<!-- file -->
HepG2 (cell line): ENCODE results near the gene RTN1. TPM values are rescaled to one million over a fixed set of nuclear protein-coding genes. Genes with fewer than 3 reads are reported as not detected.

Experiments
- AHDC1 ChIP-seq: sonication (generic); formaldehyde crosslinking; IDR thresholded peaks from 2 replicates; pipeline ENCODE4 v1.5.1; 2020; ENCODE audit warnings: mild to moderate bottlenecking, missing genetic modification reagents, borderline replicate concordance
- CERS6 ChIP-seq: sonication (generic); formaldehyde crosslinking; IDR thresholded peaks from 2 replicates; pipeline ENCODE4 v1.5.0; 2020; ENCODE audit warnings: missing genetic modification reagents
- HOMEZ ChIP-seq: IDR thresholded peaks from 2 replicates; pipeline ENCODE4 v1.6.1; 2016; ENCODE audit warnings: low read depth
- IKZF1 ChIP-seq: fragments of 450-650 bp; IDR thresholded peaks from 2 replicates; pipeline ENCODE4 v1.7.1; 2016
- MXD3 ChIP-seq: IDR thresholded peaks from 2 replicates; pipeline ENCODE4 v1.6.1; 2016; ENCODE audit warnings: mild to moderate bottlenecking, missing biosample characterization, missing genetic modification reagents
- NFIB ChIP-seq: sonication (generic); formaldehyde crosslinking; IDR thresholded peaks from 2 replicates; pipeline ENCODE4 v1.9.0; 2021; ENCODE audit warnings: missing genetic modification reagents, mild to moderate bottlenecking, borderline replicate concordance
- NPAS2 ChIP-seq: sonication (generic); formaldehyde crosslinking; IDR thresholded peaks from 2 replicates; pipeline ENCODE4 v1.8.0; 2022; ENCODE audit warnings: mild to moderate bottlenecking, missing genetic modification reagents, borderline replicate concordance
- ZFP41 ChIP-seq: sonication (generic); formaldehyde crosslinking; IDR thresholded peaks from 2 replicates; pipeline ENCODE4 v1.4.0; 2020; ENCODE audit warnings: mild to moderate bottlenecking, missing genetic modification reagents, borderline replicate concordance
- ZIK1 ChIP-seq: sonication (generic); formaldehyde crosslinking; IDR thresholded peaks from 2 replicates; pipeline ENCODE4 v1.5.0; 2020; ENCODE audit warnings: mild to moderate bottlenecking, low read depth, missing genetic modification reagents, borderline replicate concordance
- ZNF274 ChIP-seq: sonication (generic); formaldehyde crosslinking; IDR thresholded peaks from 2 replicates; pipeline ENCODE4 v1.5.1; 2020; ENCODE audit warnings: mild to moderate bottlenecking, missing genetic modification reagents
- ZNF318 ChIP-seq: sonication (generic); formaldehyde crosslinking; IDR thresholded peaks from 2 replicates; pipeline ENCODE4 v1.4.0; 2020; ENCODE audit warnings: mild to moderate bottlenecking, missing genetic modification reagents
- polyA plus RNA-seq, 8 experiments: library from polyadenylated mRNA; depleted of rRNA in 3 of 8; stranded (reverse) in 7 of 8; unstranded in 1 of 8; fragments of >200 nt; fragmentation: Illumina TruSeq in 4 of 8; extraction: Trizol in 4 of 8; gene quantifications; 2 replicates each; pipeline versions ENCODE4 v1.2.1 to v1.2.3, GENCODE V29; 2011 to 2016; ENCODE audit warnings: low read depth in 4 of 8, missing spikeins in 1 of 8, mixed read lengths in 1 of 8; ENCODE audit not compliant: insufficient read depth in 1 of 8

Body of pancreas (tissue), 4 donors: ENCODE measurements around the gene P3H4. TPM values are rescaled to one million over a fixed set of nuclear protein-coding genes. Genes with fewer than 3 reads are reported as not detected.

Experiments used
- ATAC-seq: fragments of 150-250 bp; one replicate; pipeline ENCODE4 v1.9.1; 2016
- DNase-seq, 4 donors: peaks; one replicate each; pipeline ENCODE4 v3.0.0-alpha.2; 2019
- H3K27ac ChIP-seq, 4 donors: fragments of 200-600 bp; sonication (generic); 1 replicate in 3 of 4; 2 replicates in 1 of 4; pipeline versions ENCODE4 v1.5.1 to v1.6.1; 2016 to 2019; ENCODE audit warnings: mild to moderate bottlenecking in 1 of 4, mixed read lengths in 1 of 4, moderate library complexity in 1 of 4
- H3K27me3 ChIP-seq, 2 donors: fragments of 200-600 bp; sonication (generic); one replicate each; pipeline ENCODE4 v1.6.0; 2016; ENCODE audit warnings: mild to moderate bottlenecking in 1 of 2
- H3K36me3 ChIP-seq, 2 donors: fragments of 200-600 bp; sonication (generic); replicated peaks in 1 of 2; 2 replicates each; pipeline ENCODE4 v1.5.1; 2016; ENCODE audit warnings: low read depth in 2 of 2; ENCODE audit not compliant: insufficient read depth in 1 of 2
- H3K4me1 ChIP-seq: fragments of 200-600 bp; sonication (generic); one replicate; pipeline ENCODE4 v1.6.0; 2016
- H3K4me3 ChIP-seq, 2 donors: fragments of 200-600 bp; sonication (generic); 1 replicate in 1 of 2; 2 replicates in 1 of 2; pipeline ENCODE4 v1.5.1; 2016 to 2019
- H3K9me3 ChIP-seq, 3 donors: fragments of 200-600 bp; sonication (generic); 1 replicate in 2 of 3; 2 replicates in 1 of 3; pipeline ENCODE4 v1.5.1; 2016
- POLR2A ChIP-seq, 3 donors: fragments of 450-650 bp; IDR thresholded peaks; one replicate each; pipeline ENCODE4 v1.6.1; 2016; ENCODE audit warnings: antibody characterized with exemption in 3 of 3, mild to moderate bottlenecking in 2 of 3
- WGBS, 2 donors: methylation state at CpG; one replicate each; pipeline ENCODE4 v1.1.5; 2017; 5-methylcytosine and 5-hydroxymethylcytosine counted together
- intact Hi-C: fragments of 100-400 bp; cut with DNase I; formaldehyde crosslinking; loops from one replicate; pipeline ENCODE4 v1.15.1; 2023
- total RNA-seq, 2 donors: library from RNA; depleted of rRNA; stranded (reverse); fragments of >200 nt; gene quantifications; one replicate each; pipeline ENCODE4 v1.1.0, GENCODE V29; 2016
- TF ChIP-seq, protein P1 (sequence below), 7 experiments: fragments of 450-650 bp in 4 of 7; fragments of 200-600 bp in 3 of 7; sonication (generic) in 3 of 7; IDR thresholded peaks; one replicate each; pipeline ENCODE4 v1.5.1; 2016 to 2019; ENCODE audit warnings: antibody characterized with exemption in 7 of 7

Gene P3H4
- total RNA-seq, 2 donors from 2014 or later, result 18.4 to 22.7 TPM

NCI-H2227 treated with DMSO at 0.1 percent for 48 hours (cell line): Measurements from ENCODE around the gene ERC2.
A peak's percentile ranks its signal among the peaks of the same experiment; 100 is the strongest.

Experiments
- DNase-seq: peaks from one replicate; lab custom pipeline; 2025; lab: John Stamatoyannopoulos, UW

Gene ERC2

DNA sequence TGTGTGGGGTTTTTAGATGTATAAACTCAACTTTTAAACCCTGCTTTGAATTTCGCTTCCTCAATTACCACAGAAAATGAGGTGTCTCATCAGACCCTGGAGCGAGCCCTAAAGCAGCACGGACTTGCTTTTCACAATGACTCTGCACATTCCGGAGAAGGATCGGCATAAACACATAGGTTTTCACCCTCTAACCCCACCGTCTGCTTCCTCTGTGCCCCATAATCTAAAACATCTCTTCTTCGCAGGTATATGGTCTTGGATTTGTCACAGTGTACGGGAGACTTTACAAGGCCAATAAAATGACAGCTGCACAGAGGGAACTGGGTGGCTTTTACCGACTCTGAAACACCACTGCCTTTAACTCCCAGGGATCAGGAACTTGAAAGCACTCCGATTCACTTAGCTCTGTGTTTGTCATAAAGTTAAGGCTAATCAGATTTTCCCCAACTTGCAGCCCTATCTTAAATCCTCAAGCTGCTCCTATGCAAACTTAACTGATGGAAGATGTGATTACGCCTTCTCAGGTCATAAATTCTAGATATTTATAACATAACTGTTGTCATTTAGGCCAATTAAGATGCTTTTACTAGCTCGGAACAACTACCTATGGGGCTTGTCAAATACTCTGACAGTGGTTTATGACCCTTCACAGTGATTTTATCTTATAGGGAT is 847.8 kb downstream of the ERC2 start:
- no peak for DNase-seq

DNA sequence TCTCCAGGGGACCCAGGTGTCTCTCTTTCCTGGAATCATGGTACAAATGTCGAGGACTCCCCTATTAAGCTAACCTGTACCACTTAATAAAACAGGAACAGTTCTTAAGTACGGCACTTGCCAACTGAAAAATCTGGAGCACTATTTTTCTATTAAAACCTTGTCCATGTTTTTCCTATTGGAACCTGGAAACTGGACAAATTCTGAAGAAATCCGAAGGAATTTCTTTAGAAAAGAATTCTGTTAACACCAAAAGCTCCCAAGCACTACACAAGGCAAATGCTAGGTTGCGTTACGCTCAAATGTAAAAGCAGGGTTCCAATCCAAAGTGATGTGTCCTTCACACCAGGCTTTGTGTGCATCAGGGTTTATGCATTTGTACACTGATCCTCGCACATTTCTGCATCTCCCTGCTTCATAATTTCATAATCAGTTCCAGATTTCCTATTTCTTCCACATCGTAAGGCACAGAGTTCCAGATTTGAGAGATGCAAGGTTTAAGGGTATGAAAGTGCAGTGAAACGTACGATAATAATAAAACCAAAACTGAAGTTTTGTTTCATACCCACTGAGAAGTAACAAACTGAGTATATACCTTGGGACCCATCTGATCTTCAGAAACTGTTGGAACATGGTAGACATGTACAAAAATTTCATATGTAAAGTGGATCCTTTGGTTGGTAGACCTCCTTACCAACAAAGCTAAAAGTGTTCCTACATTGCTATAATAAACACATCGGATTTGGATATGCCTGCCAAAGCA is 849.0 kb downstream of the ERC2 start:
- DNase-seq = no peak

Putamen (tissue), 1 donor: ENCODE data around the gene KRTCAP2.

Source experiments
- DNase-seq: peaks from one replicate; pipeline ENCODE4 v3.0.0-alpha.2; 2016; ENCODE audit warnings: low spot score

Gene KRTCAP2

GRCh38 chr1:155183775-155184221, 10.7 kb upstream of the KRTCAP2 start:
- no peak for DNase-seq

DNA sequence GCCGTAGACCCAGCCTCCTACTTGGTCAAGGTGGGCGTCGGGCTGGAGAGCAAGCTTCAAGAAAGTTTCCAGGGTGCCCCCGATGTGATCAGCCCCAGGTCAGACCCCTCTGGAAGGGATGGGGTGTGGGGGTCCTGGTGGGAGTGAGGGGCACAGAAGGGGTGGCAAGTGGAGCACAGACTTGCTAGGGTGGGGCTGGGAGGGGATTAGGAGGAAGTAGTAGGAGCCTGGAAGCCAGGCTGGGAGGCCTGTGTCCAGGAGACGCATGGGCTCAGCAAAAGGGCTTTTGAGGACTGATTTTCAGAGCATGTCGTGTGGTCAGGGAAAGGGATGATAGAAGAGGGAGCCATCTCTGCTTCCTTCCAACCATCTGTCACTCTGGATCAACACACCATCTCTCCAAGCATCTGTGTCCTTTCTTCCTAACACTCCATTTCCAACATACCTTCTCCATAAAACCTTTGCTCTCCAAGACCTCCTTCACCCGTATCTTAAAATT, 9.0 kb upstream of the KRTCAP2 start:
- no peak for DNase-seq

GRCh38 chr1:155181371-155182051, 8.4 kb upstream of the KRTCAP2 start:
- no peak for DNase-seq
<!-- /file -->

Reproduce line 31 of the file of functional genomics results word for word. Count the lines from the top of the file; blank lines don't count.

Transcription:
- total RNA-seq, 2 donors from 2014 or later, result 18.4 to 22.7 TPM